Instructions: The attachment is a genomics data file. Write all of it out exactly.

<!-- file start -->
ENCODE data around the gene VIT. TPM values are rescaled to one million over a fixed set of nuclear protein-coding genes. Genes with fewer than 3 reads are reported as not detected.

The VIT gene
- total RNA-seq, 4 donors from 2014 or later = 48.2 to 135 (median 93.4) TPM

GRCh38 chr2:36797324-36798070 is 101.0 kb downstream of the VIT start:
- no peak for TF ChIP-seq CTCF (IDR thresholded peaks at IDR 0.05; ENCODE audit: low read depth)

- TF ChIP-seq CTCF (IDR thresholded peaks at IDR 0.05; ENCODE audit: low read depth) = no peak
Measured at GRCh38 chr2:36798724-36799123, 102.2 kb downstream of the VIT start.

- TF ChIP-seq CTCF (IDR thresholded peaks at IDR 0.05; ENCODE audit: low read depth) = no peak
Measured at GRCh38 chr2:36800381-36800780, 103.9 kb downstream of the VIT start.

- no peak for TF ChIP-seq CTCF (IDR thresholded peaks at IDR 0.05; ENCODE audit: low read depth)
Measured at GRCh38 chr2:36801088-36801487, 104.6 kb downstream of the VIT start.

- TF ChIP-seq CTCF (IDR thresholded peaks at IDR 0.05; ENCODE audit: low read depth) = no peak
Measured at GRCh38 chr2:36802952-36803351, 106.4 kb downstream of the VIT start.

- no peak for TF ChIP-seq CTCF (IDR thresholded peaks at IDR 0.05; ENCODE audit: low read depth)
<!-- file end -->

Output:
ENCODE data around the gene VIT. TPM values are rescaled to one million over a fixed set of nuclear protein-coding genes. Genes with fewer than 3 reads are reported as not detected.

The VIT gene
- total RNA-seq, 4 donors from 2014 or later = 48.2 to 135 (median 93.4) TPM

GRCh38 chr2:36797324-36798070 is 101.0 kb downstream of the VIT start:
- no peak for TF ChIP-seq CTCF (IDR thresholded peaks at IDR 0.05; ENCODE audit: low read depth)

- TF ChIP-seq CTCF (IDR thresholded peaks at IDR 0.05; ENCODE audit: low read depth) = no peak
Measured at GRCh38 chr2:36798724-36799123, 102.2 kb downstream of the VIT start.

- TF ChIP-seq CTCF (IDR thresholded peaks at IDR 0.05; ENCODE audit: low read depth) = no peak
Measured at GRCh38 chr2:36800381-36800780, 103.9 kb downstream of the VIT start.

- no peak for TF ChIP-seq CTCF (IDR thresholded peaks at IDR 0.05; ENCODE audit: low read depth)
Measured at GRCh38 chr2:36801088-36801487, 104.6 kb downstream of the VIT start.

- TF ChIP-seq CTCF (IDR thresholded peaks at IDR 0.05; ENCODE audit: low read depth) = no peak
Measured at GRCh38 chr2:36802952-36803351, 106.4 kb downstream of the VIT start.

- no peak for TF ChIP-seq CTCF (IDR thresholded peaks at IDR 0.05; ENCODE audit: low read depth)